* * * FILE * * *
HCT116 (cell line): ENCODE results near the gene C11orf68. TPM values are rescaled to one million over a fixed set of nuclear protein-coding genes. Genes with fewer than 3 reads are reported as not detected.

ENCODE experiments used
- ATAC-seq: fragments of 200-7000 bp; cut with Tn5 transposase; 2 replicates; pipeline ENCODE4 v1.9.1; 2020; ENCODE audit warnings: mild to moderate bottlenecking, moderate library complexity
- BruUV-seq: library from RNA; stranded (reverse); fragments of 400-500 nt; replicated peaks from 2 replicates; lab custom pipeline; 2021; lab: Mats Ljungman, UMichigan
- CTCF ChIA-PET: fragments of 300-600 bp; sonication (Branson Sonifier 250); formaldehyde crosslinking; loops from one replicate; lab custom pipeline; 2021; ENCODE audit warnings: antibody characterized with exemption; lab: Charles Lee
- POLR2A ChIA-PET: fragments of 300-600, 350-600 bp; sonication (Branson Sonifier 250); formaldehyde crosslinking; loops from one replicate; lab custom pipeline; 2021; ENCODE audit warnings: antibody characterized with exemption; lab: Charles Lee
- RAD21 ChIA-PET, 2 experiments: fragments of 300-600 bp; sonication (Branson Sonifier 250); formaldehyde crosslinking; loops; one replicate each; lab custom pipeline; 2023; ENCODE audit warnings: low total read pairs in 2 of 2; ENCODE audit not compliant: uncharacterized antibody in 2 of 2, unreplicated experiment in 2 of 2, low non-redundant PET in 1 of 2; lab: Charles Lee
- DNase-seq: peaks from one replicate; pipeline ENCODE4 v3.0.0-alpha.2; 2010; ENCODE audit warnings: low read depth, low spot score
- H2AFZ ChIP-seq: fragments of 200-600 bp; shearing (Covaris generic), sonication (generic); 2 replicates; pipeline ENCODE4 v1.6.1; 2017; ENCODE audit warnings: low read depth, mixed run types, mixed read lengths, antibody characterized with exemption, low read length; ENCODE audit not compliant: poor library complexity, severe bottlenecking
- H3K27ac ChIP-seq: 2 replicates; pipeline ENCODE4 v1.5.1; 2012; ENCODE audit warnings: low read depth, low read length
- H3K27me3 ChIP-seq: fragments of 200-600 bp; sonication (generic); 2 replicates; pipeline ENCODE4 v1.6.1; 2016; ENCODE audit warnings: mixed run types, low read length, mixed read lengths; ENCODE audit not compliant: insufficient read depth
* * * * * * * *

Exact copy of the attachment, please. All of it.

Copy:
HCT116 (cell line): ENCODE results near the gene C11orf68. TPM values are rescaled to one million over a fixed set of nuclear protein-coding genes. Genes with fewer than 3 reads are reported as not detected.

ENCODE experiments used
- ATAC-seq: fragments of 200-7000 bp; cut with Tn5 transposase; 2 replicates; pipeline ENCODE4 v1.9.1; 2020; ENCODE audit warnings: mild to moderate bottlenecking, moderate library complexity
- BruUV-seq: library from RNA; stranded (reverse); fragments of 400-500 nt; replicated peaks from 2 replicates; lab custom pipeline; 2021; lab: Mats Ljungman, UMichigan
- CTCF ChIA-PET: fragments of 300-600 bp; sonication (Branson Sonifier 250); formaldehyde crosslinking; loops from one replicate; lab custom pipeline; 2021; ENCODE audit warnings: antibody characterized with exemption; lab: Charles Lee
- POLR2A ChIA-PET: fragments of 300-600, 350-600 bp; sonication (Branson Sonifier 250); formaldehyde crosslinking; loops from one replicate; lab custom pipeline; 2021; ENCODE audit warnings: antibody characterized with exemption; lab: Charles Lee
- RAD21 ChIA-PET, 2 experiments: fragments of 300-600 bp; sonication (Branson Sonifier 250); formaldehyde crosslinking; loops; one replicate each; lab custom pipeline; 2023; ENCODE audit warnings: low total read pairs in 2 of 2; ENCODE audit not compliant: uncharacterized antibody in 2 of 2, unreplicated experiment in 2 of 2, low non-redundant PET in 1 of 2; lab: Charles Lee
- DNase-seq: peaks from one replicate; pipeline ENCODE4 v3.0.0-alpha.2; 2010; ENCODE audit warnings: low read depth, low spot score
- H2AFZ ChIP-seq: fragments of 200-600 bp; shearing (Covaris generic), sonication (generic); 2 replicates; pipeline ENCODE4 v1.6.1; 2017; ENCODE audit warnings: low read depth, mixed run types, mixed read lengths, antibody characterized with exemption, low read length; ENCODE audit not compliant: poor library complexity, severe bottlenecking
- H3K27ac ChIP-seq: 2 replicates; pipeline ENCODE4 v1.5.1; 2012; ENCODE audit warnings: low read depth, low read length
- H3K27me3 ChIP-seq: fragments of 200-600 bp; sonication (generic); 2 replicates; pipeline ENCODE4 v1.6.1; 2016; ENCODE audit warnings: mixed run types, low read length, mixed read lengths; ENCODE audit not compliant: insufficient read depth